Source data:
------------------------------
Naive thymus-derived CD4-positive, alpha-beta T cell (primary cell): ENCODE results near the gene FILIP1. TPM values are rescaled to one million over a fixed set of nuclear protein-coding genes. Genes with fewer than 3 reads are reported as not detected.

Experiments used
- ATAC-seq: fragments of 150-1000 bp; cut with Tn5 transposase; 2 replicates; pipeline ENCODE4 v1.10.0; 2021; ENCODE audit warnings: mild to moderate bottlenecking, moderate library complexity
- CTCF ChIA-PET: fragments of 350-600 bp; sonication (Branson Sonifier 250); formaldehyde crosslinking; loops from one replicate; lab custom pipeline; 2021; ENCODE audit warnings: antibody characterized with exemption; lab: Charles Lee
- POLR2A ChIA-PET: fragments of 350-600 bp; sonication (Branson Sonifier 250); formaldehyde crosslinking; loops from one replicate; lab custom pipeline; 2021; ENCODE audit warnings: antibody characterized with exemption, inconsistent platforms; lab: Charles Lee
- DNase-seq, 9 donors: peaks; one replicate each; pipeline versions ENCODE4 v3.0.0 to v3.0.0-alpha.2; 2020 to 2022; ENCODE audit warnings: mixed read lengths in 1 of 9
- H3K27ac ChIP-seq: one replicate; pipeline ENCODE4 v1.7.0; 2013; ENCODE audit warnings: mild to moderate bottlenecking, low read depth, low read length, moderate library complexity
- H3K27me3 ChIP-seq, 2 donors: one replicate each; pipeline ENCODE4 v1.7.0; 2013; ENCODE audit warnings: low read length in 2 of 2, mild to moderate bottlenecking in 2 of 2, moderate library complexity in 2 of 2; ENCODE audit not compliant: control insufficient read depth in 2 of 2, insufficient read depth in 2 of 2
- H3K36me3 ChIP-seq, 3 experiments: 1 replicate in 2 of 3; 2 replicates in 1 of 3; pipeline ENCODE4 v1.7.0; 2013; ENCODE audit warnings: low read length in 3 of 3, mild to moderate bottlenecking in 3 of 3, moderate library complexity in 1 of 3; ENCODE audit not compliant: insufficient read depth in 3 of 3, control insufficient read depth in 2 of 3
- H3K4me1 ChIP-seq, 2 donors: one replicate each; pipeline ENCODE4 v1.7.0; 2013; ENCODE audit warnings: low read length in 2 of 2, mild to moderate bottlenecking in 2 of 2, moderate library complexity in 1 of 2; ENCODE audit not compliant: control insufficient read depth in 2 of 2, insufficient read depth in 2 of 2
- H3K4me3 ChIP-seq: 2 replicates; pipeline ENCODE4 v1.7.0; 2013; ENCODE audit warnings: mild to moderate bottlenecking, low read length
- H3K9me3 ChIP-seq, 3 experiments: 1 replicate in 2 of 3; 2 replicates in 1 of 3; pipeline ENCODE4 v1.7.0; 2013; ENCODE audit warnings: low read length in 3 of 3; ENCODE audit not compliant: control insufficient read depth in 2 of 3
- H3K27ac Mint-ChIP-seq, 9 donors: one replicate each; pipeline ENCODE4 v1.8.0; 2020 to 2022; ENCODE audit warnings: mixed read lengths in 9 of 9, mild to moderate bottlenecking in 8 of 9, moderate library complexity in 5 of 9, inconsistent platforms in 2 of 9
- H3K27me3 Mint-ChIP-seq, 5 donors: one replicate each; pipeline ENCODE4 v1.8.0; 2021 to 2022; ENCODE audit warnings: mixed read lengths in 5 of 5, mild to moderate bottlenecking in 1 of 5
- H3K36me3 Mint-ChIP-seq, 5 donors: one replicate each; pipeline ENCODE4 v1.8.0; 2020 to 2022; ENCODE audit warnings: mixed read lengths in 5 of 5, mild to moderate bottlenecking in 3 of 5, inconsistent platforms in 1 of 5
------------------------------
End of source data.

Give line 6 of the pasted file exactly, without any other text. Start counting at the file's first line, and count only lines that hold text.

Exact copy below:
- DNase-seq, 9 donors: peaks; one replicate each; pipeline versions ENCODE4 v3.0.0 to v3.0.0-alpha.2; 2020 to 2022; ENCODE audit warnings: mixed read lengths in 1 of 9